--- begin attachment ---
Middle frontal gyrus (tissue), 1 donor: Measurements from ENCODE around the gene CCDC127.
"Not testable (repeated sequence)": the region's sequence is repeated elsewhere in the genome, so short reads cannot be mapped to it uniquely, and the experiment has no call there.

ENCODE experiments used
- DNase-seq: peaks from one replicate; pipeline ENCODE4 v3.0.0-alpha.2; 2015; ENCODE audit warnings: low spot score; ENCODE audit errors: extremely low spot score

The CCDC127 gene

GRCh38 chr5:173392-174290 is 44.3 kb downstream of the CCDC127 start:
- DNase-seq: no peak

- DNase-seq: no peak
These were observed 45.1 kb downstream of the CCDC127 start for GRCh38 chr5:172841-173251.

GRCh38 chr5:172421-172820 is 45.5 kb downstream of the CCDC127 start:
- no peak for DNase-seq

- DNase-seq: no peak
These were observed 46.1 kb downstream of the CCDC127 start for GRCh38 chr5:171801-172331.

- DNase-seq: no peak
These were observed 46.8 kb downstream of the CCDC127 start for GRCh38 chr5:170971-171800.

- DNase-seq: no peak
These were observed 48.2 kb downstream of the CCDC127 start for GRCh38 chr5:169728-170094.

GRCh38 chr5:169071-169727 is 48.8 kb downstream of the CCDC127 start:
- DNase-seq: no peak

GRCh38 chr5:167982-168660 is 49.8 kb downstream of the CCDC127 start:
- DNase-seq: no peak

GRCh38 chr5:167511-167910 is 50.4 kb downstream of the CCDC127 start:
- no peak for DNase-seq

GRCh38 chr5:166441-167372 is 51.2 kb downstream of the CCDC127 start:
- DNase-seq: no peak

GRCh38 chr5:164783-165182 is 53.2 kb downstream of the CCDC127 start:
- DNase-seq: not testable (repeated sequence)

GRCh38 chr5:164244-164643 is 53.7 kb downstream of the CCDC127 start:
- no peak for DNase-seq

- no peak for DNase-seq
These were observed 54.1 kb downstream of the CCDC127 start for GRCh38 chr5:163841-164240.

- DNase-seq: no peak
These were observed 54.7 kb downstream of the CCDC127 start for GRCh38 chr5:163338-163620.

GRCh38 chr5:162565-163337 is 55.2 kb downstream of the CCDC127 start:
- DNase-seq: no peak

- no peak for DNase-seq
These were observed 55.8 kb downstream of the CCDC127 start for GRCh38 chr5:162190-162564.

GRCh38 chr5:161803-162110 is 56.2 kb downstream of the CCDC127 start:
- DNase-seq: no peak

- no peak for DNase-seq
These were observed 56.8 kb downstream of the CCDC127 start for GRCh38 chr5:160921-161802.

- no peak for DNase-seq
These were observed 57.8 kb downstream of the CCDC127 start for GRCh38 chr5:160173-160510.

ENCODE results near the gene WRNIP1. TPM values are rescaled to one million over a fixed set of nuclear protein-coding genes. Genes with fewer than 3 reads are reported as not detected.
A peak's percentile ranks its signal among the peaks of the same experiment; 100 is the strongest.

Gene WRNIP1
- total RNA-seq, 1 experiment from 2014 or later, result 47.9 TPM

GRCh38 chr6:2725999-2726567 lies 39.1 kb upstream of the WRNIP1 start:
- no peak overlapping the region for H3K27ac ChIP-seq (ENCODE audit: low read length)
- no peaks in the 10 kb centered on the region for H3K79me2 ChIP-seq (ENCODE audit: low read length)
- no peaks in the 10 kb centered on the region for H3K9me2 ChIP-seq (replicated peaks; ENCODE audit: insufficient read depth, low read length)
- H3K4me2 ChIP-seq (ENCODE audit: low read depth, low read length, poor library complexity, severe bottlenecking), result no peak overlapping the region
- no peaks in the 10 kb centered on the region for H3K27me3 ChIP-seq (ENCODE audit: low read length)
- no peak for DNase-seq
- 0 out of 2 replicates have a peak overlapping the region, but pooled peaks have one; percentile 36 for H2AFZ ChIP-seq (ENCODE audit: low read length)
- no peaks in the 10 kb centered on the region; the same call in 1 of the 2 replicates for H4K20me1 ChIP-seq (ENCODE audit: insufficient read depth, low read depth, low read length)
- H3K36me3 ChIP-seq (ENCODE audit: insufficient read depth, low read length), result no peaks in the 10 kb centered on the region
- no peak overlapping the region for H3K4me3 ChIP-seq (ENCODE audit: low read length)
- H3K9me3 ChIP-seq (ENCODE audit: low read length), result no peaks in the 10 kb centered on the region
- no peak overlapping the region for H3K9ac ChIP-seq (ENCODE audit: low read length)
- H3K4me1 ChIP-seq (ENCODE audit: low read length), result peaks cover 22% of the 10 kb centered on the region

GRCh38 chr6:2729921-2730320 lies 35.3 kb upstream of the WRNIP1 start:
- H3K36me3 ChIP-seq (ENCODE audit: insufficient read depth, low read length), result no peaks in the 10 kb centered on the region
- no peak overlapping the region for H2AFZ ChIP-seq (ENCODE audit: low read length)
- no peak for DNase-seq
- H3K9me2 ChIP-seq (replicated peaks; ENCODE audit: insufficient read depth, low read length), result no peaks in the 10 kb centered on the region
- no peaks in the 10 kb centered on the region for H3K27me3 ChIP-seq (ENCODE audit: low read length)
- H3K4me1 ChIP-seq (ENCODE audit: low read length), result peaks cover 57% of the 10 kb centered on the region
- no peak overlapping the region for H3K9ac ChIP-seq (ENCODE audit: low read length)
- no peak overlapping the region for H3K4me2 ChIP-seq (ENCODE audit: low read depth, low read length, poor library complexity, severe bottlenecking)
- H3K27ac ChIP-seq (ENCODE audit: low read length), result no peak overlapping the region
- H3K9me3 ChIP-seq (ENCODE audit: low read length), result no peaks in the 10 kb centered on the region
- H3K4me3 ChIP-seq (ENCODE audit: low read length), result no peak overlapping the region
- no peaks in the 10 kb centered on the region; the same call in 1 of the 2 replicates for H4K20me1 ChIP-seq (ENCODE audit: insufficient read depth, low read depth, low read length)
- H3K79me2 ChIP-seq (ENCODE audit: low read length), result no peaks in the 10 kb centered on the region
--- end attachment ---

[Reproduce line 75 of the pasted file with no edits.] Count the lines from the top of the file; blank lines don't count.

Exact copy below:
- H3K79me2 ChIP-seq (ENCODE audit: low read length), result no peaks in the 10 kb centered on the region